Overall, it was a good story, a bit ambiguous in regards to the pivotal moment of the whole story, but well written in a format that I personally don’t care for. I give the book a rating of 7 out of 10. I would read another story by this author if recommended to me.

Monthly Book Club

RandomAngst.com will also be choosing a book to read as a group on a monthly basis. This book will be reviewed by RandomAngst.com staff and will be open for RandomAngst.com readers to post their own reviews or to comment on staff reviews.  Eventually over time, this will morph into a podcast roundtable format.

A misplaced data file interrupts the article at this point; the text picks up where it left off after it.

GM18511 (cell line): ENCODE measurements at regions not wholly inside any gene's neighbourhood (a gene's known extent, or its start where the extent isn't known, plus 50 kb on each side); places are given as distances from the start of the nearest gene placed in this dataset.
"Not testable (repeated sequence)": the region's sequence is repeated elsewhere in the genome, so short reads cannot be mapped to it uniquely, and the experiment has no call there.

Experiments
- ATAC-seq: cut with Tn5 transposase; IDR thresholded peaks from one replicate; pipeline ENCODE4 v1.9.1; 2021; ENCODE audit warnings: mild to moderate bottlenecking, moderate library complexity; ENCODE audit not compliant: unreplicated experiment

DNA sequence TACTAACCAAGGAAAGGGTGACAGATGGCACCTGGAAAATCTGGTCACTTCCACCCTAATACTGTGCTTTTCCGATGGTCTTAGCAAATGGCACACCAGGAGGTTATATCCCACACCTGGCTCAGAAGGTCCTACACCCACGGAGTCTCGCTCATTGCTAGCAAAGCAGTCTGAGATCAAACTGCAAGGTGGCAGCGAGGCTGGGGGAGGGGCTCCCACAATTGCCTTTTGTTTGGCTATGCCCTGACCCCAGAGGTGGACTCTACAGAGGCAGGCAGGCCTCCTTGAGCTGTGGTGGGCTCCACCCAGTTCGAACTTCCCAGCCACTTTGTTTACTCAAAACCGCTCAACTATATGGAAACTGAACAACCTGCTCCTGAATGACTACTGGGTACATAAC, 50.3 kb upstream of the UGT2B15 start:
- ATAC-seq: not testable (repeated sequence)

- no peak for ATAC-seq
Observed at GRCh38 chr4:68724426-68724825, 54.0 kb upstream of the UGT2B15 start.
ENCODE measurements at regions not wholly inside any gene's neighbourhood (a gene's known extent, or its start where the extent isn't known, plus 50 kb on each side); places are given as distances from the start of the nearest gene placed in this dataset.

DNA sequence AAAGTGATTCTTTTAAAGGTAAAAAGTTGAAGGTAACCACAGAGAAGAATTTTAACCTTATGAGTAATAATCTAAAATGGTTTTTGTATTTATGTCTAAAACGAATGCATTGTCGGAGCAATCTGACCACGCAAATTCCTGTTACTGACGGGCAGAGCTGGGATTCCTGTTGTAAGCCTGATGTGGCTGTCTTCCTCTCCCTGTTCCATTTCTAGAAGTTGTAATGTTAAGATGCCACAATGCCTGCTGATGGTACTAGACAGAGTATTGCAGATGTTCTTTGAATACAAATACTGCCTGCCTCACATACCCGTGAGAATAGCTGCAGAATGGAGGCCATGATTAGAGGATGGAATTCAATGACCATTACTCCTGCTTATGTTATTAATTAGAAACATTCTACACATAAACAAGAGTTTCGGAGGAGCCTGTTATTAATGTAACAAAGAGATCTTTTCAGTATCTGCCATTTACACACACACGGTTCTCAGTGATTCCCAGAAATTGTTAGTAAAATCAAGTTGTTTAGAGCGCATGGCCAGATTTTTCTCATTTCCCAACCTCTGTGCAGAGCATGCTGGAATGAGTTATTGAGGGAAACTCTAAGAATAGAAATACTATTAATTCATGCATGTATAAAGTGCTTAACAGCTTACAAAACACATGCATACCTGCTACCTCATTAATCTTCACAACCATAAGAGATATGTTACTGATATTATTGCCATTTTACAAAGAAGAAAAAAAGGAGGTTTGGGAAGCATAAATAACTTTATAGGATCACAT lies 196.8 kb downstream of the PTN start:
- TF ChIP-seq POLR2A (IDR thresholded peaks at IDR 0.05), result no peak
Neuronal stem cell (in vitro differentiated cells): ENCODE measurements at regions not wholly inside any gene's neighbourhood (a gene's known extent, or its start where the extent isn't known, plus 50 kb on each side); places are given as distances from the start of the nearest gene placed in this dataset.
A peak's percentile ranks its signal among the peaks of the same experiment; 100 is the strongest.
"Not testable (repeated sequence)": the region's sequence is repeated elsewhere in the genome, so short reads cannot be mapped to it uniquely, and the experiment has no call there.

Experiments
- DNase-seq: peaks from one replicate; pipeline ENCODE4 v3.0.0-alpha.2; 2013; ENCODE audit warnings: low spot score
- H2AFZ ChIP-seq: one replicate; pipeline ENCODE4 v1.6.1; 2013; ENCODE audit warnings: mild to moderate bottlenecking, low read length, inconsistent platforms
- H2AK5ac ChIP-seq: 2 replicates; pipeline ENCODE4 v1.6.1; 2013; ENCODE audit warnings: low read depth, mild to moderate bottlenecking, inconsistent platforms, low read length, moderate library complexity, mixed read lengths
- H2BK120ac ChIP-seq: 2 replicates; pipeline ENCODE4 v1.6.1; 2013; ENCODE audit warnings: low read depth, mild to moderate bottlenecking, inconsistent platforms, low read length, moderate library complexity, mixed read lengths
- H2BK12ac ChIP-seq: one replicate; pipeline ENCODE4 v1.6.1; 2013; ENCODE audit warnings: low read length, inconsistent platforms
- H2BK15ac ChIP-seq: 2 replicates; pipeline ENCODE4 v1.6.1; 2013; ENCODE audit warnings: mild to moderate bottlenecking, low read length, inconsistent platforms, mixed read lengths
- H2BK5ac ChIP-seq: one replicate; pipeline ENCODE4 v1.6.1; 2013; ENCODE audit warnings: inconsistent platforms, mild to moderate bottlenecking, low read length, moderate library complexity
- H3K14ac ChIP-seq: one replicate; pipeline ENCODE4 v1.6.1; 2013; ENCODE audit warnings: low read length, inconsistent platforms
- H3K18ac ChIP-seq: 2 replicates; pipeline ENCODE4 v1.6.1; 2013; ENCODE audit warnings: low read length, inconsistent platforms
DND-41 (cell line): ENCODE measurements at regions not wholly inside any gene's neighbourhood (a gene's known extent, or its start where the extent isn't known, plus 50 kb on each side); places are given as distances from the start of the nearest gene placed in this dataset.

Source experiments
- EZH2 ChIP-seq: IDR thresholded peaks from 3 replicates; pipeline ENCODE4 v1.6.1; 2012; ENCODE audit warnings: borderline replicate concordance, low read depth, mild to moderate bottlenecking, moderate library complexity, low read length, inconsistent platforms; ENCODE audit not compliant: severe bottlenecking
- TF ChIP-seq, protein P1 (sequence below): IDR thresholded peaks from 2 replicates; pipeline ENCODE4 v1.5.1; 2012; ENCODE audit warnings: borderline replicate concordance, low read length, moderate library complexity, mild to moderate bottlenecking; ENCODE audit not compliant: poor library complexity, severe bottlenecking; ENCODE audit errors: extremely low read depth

Random Angst is back

Random Angst in the past has been a blog about a book club group that would meet and read a book once a month. This book club has since gone on hiatus :), and now Random Angst will be a book review website. If you are seeing this message right now, it’s because the website is in it’s infant stage and will be growing over the next few months.  Be patient and check back ever so often.